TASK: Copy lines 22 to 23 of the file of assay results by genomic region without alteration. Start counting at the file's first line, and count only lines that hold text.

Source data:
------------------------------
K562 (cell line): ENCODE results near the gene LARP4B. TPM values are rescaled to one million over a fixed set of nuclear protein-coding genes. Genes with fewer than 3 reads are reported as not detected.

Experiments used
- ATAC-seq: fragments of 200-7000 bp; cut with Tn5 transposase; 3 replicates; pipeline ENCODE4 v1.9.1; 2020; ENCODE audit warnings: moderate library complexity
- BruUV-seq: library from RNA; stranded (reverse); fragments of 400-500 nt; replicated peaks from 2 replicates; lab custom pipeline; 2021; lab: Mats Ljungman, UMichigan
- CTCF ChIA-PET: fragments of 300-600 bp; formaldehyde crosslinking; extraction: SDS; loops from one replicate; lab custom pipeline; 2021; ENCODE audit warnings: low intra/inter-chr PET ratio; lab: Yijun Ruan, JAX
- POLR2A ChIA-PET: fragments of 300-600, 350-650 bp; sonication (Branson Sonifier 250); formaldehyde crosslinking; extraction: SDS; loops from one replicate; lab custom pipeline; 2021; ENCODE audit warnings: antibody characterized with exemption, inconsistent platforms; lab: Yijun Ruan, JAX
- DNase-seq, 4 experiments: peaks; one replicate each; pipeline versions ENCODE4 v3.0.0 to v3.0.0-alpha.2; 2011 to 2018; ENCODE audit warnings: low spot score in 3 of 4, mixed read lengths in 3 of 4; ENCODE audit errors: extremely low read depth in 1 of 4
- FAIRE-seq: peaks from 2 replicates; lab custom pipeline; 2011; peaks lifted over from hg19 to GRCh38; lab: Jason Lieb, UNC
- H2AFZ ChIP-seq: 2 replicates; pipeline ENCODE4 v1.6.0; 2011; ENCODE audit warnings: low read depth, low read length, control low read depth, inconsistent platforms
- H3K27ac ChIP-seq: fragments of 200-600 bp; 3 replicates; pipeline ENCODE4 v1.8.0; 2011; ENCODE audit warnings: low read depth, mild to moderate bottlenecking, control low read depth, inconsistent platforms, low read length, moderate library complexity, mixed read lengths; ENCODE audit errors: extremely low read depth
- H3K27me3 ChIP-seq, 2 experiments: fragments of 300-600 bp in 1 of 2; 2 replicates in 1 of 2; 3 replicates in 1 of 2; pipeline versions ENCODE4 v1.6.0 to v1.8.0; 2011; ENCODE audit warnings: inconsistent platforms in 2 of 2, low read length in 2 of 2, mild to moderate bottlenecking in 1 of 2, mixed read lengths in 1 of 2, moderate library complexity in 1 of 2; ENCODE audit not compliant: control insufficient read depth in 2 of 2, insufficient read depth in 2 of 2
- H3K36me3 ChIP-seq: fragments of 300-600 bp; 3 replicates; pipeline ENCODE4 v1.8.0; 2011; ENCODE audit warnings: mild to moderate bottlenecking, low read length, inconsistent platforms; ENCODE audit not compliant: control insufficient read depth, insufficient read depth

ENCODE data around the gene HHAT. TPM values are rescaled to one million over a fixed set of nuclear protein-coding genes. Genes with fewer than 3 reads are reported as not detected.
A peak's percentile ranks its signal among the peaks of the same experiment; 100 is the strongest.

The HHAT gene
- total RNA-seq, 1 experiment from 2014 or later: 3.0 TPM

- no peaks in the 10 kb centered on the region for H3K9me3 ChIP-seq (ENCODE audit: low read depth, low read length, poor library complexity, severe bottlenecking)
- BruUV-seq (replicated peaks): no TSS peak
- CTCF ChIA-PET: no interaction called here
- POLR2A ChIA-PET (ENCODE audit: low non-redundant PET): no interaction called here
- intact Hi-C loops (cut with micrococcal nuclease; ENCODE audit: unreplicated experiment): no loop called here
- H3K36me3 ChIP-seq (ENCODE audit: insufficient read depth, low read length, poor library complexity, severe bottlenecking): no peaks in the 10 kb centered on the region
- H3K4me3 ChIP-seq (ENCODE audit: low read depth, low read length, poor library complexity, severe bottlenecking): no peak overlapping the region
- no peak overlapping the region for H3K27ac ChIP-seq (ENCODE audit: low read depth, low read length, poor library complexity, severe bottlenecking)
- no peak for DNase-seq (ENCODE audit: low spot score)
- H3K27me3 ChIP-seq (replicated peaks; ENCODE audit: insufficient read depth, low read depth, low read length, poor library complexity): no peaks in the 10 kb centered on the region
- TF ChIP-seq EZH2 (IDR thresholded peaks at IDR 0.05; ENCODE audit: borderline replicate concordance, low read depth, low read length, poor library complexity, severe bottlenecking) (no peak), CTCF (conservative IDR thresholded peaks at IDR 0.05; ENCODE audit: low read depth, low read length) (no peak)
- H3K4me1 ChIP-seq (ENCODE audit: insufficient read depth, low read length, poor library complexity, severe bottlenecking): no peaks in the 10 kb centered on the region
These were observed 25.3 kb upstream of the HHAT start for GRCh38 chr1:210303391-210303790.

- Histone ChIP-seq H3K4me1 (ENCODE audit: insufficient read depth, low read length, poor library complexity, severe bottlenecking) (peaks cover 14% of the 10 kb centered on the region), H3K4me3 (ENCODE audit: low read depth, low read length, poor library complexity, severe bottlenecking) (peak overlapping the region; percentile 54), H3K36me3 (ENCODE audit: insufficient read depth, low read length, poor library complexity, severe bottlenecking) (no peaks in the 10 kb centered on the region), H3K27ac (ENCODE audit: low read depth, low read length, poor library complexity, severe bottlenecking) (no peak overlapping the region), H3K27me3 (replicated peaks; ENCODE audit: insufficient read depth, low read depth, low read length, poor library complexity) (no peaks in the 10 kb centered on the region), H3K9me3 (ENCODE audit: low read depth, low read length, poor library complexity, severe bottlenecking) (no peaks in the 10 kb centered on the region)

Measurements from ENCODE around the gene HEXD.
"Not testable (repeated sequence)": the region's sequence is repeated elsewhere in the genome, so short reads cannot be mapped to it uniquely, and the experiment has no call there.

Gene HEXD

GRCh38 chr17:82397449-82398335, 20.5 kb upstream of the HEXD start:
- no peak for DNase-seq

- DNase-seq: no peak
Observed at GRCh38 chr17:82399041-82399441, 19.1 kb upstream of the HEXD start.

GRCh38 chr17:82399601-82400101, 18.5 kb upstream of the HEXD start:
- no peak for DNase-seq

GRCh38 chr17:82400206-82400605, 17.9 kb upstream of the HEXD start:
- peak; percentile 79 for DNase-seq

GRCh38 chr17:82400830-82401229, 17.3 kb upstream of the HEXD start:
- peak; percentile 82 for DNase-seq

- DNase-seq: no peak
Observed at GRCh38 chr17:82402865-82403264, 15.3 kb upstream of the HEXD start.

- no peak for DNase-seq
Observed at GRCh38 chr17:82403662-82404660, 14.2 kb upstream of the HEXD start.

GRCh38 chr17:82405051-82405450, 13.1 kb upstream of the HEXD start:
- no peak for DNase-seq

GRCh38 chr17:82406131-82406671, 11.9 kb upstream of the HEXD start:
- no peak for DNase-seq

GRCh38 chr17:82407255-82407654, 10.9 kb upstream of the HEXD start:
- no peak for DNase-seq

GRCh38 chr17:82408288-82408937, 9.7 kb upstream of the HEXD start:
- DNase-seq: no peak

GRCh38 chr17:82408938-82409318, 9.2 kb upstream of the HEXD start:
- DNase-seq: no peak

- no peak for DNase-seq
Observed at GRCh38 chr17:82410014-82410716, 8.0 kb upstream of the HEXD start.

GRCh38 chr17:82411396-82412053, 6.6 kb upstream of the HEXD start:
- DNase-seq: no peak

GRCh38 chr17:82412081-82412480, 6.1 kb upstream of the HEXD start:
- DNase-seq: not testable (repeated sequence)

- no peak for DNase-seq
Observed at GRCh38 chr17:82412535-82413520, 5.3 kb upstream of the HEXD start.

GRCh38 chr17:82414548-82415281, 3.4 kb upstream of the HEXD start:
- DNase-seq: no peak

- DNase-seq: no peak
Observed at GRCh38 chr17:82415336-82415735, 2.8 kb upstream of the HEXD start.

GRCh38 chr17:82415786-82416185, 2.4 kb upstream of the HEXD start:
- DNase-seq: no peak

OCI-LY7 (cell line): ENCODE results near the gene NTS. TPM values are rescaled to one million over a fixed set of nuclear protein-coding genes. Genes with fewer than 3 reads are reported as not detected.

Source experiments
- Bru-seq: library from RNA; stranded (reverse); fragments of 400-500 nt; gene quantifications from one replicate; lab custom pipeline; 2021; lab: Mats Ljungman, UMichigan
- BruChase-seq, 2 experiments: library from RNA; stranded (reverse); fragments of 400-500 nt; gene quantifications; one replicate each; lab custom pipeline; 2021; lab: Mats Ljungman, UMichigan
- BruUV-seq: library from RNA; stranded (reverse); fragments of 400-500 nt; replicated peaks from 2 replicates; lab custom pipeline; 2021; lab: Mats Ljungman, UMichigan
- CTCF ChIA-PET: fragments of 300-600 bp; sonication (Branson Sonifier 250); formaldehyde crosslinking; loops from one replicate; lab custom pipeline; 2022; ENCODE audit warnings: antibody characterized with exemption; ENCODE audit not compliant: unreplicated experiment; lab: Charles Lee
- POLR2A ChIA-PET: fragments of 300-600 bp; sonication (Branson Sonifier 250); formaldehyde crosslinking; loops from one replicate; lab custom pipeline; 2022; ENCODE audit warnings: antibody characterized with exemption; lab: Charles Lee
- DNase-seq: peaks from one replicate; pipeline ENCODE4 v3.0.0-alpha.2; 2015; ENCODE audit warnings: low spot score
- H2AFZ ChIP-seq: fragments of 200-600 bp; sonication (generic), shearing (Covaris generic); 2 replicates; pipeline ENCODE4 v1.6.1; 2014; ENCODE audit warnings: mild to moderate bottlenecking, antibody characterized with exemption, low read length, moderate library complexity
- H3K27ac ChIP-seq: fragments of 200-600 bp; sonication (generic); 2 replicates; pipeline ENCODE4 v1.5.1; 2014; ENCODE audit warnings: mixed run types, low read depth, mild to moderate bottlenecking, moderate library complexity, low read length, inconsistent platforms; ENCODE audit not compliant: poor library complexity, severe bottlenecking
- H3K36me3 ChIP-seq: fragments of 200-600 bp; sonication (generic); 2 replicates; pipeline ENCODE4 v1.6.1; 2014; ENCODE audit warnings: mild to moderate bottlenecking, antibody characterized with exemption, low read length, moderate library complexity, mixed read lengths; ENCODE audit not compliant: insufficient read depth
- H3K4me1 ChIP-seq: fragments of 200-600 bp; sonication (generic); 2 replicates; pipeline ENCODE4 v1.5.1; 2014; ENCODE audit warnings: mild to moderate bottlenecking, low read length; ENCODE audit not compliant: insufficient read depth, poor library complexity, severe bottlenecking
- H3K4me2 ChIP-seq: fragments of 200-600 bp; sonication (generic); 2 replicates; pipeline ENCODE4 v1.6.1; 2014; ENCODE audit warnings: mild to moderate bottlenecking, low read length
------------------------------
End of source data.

- H3K36me3 ChIP-seq (ENCODE audit: insufficient read depth, low read length, poor library complexity, severe bottlenecking): no peaks in the 10 kb centered on the region
- H3K4me3 ChIP-seq (ENCODE audit: low read depth, low read length, poor library complexity, severe bottlenecking): no peak overlapping the region